Growth data cast doubt on recovery

Growth data cast doubt on recovery

Greece was in recession last year, as revised data from the Hellenic Statistical Authority (ELSTAT) showed on Tuesday that the economy shrank 0.2 percent compared to 2015 against a previous estimate for zero growth. Furthermore, the Foundation for Economic and Industrial Research (IOBE) forecast that 2017 will close with growth of just 1.3 percent, against a government estimate of 1.8 percent.

That the way out of the crisis is proving more arduous and uncertain than many had predicted was underscored by the two sets of data released on Tuesday, with IOBE Director General Nikos Vettas warning that the recovery may turn out to be “short-term and fragile” unless the pending crucial structural reforms are implemented.

ELSTAT’s downward revision for 2016 is mainly based on consumer spending, which declined 0.3 percent compared to 2015, against a previous estimate in March 2017 for an increase of 0.6 percent.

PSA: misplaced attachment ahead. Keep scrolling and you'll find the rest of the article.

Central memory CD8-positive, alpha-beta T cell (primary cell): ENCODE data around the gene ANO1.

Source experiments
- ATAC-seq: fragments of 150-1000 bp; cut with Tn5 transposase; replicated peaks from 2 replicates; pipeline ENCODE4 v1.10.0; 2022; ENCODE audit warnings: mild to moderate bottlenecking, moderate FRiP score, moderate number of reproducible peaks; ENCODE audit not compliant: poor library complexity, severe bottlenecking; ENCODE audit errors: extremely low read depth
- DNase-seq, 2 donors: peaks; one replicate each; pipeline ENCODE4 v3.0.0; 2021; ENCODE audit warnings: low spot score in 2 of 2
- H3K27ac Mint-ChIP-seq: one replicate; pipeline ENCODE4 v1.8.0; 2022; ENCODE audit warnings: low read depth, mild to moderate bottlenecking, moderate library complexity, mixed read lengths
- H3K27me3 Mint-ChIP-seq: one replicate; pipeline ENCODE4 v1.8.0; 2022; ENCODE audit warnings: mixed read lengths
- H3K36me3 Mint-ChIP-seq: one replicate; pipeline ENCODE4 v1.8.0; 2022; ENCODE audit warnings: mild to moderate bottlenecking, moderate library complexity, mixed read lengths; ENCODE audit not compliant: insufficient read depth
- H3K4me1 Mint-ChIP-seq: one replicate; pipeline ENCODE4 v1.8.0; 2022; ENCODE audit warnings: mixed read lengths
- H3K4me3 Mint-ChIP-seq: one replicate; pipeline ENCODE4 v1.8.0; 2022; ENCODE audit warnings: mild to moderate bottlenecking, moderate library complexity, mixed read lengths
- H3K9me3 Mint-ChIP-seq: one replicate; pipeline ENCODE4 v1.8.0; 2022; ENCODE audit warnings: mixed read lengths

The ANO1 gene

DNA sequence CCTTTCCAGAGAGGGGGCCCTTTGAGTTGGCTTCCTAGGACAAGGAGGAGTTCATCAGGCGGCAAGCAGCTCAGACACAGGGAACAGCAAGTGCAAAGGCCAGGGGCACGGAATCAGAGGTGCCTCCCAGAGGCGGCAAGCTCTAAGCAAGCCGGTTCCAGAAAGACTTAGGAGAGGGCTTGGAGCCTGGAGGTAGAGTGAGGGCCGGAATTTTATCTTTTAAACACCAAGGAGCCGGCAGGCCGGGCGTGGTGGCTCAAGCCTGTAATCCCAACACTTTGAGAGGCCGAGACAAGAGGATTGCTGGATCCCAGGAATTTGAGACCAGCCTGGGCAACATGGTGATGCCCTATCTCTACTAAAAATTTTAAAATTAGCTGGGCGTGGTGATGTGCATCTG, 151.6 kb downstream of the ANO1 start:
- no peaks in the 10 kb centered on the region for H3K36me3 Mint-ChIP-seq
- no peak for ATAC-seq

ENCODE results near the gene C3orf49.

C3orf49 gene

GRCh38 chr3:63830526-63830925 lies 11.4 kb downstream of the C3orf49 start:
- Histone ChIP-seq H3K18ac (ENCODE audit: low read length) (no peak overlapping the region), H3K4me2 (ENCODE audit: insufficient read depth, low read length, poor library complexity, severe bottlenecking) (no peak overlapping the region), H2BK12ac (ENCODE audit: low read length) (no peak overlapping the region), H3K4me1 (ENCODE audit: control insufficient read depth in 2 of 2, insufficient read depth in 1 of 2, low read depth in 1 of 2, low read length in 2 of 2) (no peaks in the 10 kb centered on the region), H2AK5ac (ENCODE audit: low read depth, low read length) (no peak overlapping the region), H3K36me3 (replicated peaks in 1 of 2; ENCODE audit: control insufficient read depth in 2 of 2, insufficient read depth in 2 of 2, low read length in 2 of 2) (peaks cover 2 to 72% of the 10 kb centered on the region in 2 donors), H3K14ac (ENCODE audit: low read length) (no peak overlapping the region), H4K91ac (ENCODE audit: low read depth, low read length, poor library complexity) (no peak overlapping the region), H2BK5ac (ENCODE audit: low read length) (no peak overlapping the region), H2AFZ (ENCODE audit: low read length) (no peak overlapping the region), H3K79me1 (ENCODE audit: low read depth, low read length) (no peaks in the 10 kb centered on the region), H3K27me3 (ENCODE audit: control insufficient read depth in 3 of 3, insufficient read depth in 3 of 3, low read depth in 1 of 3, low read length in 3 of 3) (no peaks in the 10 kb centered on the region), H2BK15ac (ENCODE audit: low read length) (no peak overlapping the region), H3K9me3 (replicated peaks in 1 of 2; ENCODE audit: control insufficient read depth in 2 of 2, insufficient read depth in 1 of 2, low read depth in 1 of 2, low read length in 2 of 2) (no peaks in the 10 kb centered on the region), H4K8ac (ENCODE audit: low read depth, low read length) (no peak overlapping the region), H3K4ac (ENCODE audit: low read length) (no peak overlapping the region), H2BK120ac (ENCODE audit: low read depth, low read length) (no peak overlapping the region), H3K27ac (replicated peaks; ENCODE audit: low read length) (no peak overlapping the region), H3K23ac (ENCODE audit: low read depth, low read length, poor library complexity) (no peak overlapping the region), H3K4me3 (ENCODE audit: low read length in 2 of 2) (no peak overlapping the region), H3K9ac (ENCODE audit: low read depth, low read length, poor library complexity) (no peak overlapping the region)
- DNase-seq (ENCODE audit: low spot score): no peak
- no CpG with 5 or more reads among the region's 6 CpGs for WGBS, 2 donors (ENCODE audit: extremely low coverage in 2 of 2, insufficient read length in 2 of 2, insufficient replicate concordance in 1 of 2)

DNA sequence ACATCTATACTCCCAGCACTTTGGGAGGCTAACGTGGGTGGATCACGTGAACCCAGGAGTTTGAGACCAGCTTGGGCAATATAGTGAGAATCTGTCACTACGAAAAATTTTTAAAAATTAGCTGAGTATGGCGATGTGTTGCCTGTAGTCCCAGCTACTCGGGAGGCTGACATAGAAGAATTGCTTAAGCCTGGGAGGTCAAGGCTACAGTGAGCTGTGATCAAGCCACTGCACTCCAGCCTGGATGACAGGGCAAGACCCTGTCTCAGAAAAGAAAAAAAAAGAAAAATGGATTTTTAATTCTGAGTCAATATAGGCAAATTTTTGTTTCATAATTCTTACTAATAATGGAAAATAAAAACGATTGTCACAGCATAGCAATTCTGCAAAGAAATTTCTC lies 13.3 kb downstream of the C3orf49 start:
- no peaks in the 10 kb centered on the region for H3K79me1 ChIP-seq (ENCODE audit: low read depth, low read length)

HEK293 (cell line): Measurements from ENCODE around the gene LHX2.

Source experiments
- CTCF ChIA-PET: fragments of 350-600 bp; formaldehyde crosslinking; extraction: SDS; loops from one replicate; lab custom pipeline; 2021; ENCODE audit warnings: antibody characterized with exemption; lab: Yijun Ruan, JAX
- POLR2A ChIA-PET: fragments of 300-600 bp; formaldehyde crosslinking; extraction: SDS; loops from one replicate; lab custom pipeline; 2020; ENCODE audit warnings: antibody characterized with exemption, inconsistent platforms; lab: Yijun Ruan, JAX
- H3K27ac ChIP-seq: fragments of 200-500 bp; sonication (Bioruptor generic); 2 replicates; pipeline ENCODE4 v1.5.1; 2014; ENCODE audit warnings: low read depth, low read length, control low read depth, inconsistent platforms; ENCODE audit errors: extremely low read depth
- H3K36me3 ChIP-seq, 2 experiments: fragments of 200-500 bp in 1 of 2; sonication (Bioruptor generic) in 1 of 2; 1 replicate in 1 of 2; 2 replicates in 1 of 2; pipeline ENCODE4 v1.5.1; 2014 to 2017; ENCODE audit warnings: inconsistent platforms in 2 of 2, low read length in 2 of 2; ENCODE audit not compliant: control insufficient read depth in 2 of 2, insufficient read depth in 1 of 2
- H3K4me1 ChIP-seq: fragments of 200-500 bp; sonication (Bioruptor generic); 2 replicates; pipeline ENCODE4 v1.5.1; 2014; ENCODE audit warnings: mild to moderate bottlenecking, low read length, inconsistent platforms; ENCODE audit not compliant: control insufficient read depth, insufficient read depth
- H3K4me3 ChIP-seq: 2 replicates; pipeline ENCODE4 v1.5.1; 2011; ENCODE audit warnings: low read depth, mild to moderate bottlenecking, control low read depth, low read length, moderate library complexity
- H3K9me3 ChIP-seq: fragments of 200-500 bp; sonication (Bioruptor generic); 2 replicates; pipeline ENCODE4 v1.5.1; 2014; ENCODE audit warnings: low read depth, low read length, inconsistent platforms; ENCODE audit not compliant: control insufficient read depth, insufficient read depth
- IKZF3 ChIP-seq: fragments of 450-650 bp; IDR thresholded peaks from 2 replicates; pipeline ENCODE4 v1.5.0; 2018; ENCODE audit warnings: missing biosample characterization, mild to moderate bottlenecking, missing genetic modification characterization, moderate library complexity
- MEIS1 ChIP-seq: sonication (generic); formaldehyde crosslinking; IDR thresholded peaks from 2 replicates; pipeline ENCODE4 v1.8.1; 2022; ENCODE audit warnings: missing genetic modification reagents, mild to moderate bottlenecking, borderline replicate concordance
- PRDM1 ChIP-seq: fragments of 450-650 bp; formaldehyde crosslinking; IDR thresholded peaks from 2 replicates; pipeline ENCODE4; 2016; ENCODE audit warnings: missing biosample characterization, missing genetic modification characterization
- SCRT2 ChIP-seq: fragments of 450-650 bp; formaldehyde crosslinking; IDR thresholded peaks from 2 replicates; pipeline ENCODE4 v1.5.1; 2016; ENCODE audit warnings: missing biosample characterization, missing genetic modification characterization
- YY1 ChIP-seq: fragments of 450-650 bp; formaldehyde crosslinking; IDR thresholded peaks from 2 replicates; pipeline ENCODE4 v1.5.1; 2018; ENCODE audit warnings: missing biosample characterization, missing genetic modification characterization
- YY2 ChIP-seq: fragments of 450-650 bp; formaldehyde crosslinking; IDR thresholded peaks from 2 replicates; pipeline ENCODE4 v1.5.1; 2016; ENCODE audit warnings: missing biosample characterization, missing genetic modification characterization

Even in March, when ELSTAT announced zero growth for 2016, the figures created a headache for Prime Minister Alexis Tsipras, who had previously said the economy had grown in 2016. Yesterday’s revision turned stagnation into recession for another year.

It is also impressive that while the economy shrank 0.2 percent, taxation on products increased 7.8 percent, against a hike of 1.7 percent in 2015 and 0.8 percent in 2014. The revision also revealed that 2014 saw growth of 0.7 percent, against an estimate of 0.3 percent in March. That upward course was clearly interrupted by the January 2015 election.

IOBE undercut the government’s growth estimates for this year and next, with its president, Takis Athanasopoulos, saying, “Indeed, our economy is showing signs of improvement, but its rate remains below what is necessary for the country to leave the crisis behind it for good.” Next year IOBE anticipates growth of 2 percent, against an official forecast of 2.4 percent, putting the achievement of fiscal targets into question.

The weak 1.3 percent recovery rate seen for this year, compared to the original 2.7 percent estimate of the budget and the bailout program, is according to IOBE due to the weak momentum of investments.

Subscribe to our Newsletters

Enter your information below to receive our weekly newsletters with the latest insights, opinion pieces and current events straight to your inbox.

By signing up you are agreeing to our Terms of Service and Privacy Policy.